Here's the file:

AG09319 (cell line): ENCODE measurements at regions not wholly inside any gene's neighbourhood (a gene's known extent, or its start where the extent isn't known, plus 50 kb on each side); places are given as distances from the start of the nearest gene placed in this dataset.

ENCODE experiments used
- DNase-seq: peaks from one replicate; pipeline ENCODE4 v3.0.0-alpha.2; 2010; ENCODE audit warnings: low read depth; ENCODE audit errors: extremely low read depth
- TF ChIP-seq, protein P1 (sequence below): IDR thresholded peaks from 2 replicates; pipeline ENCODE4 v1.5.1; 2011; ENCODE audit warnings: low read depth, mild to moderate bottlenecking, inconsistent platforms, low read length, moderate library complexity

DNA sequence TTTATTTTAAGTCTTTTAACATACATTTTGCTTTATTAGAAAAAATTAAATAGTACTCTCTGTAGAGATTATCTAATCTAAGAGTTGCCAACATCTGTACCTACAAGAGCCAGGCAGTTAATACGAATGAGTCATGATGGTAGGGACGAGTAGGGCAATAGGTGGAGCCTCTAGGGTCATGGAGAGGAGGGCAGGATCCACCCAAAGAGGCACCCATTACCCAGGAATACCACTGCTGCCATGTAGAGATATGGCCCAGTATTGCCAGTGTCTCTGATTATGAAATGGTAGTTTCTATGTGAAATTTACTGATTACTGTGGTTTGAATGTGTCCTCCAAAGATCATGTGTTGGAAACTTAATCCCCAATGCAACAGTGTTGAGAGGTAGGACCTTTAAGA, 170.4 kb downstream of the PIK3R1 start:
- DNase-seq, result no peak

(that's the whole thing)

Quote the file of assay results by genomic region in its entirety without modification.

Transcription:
AG09319 (cell line): ENCODE measurements at regions not wholly inside any gene's neighbourhood (a gene's known extent, or its start where the extent isn't known, plus 50 kb on each side); places are given as distances from the start of the nearest gene placed in this dataset.

ENCODE experiments used
- DNase-seq: peaks from one replicate; pipeline ENCODE4 v3.0.0-alpha.2; 2010; ENCODE audit warnings: low read depth; ENCODE audit errors: extremely low read depth
- TF ChIP-seq, protein P1 (sequence below): IDR thresholded peaks from 2 replicates; pipeline ENCODE4 v1.5.1; 2011; ENCODE audit warnings: low read depth, mild to moderate bottlenecking, inconsistent platforms, low read length, moderate library complexity

DNA sequence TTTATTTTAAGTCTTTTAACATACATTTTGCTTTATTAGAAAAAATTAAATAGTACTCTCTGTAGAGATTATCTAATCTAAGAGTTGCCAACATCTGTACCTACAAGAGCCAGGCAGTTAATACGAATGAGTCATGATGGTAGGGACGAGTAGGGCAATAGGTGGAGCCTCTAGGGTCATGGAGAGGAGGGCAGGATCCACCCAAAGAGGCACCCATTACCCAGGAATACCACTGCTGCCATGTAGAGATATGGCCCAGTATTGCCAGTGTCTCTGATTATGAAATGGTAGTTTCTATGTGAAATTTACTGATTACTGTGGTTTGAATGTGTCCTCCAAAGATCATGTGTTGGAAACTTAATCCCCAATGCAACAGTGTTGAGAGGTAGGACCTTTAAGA, 170.4 kb downstream of the PIK3R1 start:
- DNase-seq, result no peak